- • The first is to find a data set from a relevant time period and duration that accurately reflects various market conditions. This way one can assure that the test results are based on solid research.
- • The backtesting data should represent all stocks, including bankrupt or liquidated stocks for the most accurate results. Excluding such stocks will result in significantly high results and may impact the accuracy of the outcome.
- • The testing should include all trading costs. All these costs can add up during the testing period and affect actual profitability.
- • Lastly, testing your strategy outside of the data set and forward testing further confirm the suitability of the strategy in a real-world scenario. Your backtesting, out-of-sample, and forward-testing results should conform for the best trading strategy.
Difference between backtesting and paper trading
Traders use backtesting and forward performance testing to check the relevancy of the trading strategy. Forward performance testing, or the paper trading method, uses a simulated trading environment that reflects a live market and data. Traders use paper to write down the steps of the trade, including entry and exit, as well as profit and loss.
If the backtesting and forward performance testing produce the same results, it means you have a solid trading plan.
Backtesting vs scenario testing
Scenario testing will simulate various hypothetical data that reflect changes in the values of portfolio security and other key factors like changes in interest rates.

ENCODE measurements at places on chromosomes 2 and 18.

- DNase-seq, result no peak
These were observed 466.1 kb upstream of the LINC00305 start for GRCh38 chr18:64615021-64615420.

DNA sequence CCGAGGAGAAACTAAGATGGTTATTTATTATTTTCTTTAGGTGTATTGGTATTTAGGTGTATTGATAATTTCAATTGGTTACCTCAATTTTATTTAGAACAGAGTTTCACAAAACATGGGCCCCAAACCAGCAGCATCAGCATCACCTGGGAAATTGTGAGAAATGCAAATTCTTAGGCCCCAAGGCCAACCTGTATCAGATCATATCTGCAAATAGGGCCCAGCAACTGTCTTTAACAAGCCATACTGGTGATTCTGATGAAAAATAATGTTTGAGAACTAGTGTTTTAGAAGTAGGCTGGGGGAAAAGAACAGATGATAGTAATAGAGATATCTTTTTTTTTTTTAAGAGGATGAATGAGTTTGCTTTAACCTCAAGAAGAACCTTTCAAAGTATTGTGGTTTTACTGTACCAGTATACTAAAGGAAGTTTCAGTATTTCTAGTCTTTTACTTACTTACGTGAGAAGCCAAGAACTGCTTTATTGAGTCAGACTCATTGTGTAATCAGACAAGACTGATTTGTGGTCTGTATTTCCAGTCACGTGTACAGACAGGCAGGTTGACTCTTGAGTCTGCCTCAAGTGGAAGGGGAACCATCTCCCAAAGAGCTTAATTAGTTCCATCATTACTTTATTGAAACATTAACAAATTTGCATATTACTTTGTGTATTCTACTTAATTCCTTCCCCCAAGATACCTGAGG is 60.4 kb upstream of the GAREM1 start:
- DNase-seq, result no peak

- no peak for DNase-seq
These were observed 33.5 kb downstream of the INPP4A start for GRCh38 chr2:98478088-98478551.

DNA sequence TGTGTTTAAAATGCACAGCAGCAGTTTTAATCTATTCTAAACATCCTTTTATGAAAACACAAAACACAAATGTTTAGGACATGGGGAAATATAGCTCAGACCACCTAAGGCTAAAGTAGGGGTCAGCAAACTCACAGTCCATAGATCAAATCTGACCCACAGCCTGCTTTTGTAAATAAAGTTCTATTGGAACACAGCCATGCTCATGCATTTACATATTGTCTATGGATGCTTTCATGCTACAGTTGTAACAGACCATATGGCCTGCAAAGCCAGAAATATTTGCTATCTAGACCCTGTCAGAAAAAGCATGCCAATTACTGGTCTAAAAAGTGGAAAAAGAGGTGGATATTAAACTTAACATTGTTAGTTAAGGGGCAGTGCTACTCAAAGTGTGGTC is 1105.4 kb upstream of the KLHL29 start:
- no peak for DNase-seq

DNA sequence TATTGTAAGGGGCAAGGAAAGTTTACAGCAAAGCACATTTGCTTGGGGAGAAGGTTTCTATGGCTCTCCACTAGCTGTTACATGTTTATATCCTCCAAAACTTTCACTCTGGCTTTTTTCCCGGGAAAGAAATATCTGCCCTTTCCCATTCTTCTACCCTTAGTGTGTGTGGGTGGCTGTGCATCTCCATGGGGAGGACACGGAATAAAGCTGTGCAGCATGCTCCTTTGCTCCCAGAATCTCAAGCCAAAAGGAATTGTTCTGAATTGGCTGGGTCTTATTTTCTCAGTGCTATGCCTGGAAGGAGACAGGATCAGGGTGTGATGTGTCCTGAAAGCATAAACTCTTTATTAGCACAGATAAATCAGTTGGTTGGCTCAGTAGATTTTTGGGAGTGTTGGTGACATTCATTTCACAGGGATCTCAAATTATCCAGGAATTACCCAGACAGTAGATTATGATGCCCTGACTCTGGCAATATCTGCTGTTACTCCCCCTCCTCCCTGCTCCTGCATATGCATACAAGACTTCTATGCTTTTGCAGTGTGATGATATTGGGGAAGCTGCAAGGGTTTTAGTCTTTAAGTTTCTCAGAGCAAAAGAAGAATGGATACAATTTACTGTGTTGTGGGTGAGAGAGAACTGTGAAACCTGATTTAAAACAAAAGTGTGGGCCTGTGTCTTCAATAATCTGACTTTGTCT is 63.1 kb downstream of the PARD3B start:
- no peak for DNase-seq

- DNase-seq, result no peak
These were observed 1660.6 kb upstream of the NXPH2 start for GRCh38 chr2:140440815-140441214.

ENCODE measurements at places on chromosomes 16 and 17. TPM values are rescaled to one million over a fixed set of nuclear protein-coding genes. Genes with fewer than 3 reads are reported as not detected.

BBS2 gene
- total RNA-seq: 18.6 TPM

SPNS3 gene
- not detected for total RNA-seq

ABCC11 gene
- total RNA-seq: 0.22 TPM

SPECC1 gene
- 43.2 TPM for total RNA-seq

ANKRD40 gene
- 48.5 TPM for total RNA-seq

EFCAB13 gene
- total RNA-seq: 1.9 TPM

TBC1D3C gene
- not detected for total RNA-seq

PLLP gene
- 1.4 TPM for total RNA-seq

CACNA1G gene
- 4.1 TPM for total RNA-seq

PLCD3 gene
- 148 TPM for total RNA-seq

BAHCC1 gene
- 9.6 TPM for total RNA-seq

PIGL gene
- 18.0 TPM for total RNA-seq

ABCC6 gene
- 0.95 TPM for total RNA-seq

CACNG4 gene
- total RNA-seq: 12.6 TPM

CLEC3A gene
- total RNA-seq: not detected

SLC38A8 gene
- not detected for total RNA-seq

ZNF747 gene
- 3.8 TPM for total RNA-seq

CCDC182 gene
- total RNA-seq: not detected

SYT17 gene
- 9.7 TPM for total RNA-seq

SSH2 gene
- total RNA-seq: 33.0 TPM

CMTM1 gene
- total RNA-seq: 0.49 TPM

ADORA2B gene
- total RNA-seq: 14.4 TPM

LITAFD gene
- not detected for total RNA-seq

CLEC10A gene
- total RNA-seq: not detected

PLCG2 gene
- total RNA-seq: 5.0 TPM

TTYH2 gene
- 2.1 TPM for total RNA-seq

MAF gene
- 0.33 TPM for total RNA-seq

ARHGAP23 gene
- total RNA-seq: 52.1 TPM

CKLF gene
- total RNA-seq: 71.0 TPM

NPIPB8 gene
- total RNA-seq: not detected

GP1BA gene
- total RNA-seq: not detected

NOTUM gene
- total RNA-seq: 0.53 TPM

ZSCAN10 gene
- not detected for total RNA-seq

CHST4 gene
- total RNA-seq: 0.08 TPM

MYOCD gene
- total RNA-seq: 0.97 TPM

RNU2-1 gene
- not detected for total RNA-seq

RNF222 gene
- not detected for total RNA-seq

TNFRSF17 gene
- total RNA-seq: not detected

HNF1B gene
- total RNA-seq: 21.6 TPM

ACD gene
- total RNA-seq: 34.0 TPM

Traders use scenario testing to evaluate changes in the portfolio’s value against unfavourable market conditions. Unlike backtesting which uses real data, scenario testing uses hypothetical data to examine worst-case scenarios.
Why is backtesting important?
Backtesting provides several critical statistical feedback about the strategy.
- • Net profit and loss or the net percentage of gain or loss
- • Percentage measure of maximum upside or downside of average gains or losses
- • Exposure to the market as ratio of the capital invested
- • Win-to-losses ratio
- • Percentage of risk-adjusted returns
- • Percentage of annualised returns
Pitfalls of backtesting
Backtesting can provide meaningful results when tested against an unbiased data, meaning the trader must build a strategy independent of test data. However, it is easier said than done because traders usually develop strategies based on historical data. Hence while backtesting, it is vital to test the strategy against different data sets to produce more accurate results.
Traders must also avoid the mistake of data dredging.
Data dredging refers to testing multiple hypothetical strategies against the same data set. It can lead to false hypotheses when an invalid test strategy may also produce success by chance which will fail in real time. It can be a costly mistake if you are unaware.
One way to avoid data dredging is to test a plan against relevant in-sample data and then check it out with a different data set or out-of-sample data set. If both in-sample and out-of-sample tests produce the same results then the strategy is proven to be valid.
Backtesting means testing the suitability and accuracy of a trading plan using historical data. It helps traders to quantify the risks and returns of the strategy before using it in the real market. Although it is an efficient method, traders should remember that past data doesn’t always reflect future performance. Using backtesting with the other testing methods is the best way to identify the right trading strategy.